For medicolegal purposes, before videotaping a patient exam, written informed consent must be obtained from the patient. The physician should keep this consent together with all other medical documents. We find it preferable to videotape the signed consent form so that it is located directly with the patient's examination on the same video. Written informed consent is also important for facilitating sharing of the videotape with other providers, if needed. All relevant documents should be videotaped, such as the Montreal Cognitive Assessment, handwriting, and Archimedes spiral drawing, given that these tests frequently add valuable information regarding the diagnosis. Ideally, the videotape should be systematic and follow a consistent pattern. Though every physician will have his own style of examining the patient, we have found it works best to first videotape the patient while sitting, and then proceed in the examination in a rostral-caudal sequence, comparing the two sides after each exam maneuver. This is followed by having the patient arise from a sitting to a standing position (initially without pushing off, if the patient is able, and then pushing off with his or her hands if the patient fails to arise initially). The patient is then asked to walk for at least 5 meters in each direction in an unimpeded corridor with at least two turns to assess gait and turning. Walking is best observed by videotaping the patient walking away from and toward the camera, such that both arms and legs are visible at all times, rather than in a plane 90 degrees from the camera, from which one cannot observe the two sides of the patient's body at the same time. Postural reflexes are assessed with the pull test, which is often abnormal in classical parkinsonism, but may also be helpful in distinguishing between other movement disorders. For example, patients with Huntington's disease, dopa-responsive dystonia, and MSA frequently have positive pull tests, in contrast to patients with other forms of chorea, dystonia, and cerebellar ataxia, which do not affect postural stability. During the pull test or gait assessment, posture may be recorded as well. After these standing procedures, it is useful to observe the patient in the act of sitting down. This concludes the standard videotape. If clinically indicated, additional videotaping can be done to demonstrate the effect of postures or positions (e.g., lying supine) or specific tasks such as writing, talking, singing, biting, chewing, swallowing, drinking, holding objects, pouring water into a cup, running, tandem walking, walking backward, or standing on one leg.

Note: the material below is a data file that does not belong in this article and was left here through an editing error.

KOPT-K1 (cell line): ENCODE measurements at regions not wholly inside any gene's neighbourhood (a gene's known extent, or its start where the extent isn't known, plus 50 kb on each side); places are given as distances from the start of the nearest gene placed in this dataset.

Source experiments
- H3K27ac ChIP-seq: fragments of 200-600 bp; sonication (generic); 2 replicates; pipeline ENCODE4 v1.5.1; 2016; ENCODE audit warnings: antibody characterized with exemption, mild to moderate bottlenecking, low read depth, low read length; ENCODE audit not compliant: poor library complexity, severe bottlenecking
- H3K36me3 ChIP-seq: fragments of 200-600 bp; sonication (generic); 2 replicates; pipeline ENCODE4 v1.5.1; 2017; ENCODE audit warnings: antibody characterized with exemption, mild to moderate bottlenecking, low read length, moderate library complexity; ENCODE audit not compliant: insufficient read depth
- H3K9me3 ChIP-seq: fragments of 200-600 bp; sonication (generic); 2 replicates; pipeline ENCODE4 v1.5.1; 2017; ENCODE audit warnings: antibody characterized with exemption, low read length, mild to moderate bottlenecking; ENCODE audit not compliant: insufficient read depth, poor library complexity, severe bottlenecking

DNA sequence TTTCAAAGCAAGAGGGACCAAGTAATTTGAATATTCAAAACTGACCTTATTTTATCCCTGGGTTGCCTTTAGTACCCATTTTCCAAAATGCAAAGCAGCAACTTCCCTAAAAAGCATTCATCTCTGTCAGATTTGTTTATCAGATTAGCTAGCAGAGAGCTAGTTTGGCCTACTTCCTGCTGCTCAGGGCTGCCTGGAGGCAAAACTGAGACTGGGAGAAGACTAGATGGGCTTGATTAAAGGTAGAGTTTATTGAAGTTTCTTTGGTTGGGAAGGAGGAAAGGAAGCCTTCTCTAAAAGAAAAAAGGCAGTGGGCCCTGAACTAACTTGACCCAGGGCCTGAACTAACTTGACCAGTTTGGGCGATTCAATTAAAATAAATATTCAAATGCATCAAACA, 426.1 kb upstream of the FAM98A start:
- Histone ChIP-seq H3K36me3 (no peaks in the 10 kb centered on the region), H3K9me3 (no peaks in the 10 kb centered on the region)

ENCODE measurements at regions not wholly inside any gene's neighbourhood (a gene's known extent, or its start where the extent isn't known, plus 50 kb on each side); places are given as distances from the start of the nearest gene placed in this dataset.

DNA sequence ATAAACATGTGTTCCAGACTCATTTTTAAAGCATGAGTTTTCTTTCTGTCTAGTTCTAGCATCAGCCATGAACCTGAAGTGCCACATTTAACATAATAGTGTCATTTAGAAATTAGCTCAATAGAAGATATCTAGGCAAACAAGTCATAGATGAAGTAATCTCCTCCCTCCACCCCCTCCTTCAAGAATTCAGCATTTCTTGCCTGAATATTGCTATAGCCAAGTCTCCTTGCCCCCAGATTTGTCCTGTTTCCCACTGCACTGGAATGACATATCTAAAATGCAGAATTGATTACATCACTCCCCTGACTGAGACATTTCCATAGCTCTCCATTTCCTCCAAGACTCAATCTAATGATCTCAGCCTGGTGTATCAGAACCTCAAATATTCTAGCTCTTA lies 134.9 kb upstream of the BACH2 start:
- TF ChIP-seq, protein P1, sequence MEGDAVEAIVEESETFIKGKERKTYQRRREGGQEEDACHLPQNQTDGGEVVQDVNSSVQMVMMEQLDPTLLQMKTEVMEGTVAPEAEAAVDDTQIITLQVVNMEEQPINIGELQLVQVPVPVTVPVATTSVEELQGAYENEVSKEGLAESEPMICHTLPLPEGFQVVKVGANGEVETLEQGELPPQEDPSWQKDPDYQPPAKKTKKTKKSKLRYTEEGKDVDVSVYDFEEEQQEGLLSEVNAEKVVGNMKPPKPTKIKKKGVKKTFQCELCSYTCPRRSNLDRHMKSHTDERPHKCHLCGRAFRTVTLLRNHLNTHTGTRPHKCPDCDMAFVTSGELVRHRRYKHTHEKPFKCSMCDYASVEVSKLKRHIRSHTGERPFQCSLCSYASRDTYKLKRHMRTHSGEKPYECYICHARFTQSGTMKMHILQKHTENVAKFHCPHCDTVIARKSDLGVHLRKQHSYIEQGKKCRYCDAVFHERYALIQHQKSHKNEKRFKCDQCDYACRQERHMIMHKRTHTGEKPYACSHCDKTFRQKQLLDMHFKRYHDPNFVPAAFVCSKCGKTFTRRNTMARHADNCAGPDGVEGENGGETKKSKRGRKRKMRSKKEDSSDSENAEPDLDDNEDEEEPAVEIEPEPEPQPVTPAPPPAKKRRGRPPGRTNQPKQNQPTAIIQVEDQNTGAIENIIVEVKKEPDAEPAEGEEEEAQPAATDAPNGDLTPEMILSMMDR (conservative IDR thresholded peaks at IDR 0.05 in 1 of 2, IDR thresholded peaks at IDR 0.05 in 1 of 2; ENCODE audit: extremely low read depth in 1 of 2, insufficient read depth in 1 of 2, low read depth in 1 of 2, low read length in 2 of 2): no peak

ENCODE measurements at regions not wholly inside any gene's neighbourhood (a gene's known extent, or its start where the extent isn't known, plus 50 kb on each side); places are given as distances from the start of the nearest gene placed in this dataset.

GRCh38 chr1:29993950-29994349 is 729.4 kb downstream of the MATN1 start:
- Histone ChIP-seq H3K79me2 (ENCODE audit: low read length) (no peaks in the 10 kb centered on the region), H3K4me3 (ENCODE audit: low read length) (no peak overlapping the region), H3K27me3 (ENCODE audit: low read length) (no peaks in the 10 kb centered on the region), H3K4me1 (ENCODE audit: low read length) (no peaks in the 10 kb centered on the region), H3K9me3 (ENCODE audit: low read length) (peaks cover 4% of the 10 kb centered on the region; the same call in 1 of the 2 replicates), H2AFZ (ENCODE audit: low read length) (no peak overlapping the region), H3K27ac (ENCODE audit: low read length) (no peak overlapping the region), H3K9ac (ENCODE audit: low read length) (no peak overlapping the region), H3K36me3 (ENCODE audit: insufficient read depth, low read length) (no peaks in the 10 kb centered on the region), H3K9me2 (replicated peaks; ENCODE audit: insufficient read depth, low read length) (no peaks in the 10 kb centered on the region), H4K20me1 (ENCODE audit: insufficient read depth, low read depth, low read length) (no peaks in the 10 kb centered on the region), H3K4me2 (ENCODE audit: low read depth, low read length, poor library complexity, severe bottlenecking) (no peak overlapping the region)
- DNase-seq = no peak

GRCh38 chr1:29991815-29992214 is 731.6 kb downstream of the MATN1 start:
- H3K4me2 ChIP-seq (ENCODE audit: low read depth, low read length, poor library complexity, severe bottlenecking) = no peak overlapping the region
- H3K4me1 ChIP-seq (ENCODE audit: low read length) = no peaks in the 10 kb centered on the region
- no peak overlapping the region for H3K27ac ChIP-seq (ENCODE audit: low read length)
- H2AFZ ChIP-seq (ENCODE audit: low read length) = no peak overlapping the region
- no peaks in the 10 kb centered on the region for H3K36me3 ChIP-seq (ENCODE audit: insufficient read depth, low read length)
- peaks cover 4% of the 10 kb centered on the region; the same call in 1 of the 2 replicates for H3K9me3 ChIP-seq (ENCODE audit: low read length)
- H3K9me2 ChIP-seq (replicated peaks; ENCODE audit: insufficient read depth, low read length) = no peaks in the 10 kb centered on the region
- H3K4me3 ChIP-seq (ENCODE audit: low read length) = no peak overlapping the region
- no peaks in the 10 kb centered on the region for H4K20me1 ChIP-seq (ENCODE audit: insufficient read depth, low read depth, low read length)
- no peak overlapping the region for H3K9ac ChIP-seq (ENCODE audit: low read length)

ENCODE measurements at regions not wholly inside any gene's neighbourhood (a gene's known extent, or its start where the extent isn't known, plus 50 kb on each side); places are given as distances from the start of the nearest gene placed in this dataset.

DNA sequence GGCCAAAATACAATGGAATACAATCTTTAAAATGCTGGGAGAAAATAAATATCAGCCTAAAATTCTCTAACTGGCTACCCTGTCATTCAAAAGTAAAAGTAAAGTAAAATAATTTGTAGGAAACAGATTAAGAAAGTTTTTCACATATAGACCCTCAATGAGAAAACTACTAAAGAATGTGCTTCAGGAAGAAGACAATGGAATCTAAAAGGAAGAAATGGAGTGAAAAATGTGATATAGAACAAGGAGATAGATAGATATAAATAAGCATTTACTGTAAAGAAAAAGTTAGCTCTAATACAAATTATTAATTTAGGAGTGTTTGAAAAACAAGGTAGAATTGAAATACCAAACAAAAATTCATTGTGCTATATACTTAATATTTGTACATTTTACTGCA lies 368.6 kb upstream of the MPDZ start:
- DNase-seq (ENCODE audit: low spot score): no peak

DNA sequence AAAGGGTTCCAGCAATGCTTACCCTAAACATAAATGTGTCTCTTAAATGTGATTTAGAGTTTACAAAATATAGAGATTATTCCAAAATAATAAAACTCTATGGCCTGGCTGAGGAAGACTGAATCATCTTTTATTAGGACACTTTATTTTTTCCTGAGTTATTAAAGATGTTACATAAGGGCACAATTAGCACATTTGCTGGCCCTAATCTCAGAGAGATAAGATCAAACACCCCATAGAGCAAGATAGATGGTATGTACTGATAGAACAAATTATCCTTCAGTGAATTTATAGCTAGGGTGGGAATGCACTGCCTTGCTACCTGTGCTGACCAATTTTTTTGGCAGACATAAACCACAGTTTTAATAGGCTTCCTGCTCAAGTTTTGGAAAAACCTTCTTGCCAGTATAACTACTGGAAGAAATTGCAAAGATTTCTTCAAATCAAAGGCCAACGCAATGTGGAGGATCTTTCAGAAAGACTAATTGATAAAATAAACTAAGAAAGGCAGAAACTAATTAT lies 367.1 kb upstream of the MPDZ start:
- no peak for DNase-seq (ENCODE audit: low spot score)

In almost all circumstances, the videotape can be performed with the patient fully clothed. In specific cases, it may be necessary to remove specific items of clothing obstructing anatomical locations of interest, as in, for example, foot dystonia or spinal myoclonus. The videotape is not uniform for all patients, although the general guidelines do apply to all cases. Different symptoms require focusing on specific tasks.
While videotaping a patient, the camera should be placed directly in front of the patient (rather than off to one side) in order to observe for asymmetries between the two sides of the body. Any objects impairing the camera's view should be removed and care should be taken to avoid videotaping bystanders or family and friends accompanying the patient. The room should be well lit and be large enough to include the patient's entire body within the camera screen. Avoid backlighting by not aiming the camera toward windows or lamps. The background noise (air conditioners and fans) should be minimized in order not to miss relevant clinical signs, such as slurred speech or voice tremor. The photographer should alternately zoom in on the area of interest being examined and zoom out to show the whole body during motor activation. This can sometimes enhance involuntary movements in other parts of the body,[7, 8] or cause the disappearance of movements by distraction as occasionally observed in patients with psychogenic movement disorders. The patient should sit with arms and legs uncrossed (hands in lap). The camera battery should be fully charged before beginning to videotape in order to maintain continuity of the exam. We recommend videotaping the patient at the first clinic visit in order to have a baseline audiovisual record with which to compare future clinical evaluations. Preferably, the camera operator is not simultaneously examining the patient given that some features of the exam may not be videotaped by the examiner. In the remainder of this article, we offer specific recommendations for videotaping an examination tailored to several common movement disorders.